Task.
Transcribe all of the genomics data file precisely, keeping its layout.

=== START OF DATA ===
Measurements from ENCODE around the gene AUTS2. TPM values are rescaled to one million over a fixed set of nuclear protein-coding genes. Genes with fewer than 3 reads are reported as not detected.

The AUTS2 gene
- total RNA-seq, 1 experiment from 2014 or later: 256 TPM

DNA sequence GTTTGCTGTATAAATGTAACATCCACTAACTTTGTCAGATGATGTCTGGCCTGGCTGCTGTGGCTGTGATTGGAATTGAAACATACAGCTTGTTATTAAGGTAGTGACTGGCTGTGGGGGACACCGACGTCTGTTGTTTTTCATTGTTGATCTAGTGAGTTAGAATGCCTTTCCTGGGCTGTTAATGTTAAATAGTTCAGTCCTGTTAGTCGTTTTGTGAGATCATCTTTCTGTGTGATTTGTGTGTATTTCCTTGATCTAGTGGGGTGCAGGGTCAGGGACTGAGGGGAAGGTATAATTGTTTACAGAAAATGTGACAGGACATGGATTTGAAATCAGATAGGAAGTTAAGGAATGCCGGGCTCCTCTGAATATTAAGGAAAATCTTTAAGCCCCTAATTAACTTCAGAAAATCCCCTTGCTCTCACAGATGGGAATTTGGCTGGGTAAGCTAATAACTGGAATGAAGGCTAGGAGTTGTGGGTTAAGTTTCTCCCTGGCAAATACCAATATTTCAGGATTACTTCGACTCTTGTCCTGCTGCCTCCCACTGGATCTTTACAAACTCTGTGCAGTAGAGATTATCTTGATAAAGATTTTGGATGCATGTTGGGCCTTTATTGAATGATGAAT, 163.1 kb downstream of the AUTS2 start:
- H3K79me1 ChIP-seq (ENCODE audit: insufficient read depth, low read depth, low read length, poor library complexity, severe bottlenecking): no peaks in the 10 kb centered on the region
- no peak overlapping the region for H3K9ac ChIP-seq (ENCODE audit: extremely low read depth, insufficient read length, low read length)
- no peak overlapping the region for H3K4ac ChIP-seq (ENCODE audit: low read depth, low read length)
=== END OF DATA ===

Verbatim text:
Measurements from ENCODE around the gene AUTS2. TPM values are rescaled to one million over a fixed set of nuclear protein-coding genes. Genes with fewer than 3 reads are reported as not detected.

The AUTS2 gene
- total RNA-seq, 1 experiment from 2014 or later: 256 TPM

DNA sequence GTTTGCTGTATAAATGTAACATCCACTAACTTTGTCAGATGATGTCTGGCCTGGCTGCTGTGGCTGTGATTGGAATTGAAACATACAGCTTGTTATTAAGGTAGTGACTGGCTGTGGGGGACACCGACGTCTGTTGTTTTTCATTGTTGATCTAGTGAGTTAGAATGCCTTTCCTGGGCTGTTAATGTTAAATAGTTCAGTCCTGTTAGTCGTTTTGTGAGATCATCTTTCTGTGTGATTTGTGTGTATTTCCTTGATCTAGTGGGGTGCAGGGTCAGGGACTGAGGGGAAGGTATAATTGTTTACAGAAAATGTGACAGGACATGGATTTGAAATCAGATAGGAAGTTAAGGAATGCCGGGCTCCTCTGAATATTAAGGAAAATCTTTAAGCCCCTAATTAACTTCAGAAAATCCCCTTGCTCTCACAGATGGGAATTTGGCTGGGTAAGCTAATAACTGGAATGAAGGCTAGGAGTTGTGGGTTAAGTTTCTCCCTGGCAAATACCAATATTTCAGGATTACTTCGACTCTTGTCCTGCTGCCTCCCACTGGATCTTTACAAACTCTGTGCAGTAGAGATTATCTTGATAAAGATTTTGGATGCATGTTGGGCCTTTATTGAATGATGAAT, 163.1 kb downstream of the AUTS2 start:
- H3K79me1 ChIP-seq (ENCODE audit: insufficient read depth, low read depth, low read length, poor library complexity, severe bottlenecking): no peaks in the 10 kb centered on the region
- no peak overlapping the region for H3K9ac ChIP-seq (ENCODE audit: extremely low read depth, insufficient read length, low read length)
- no peak overlapping the region for H3K4ac ChIP-seq (ENCODE audit: low read depth, low read length)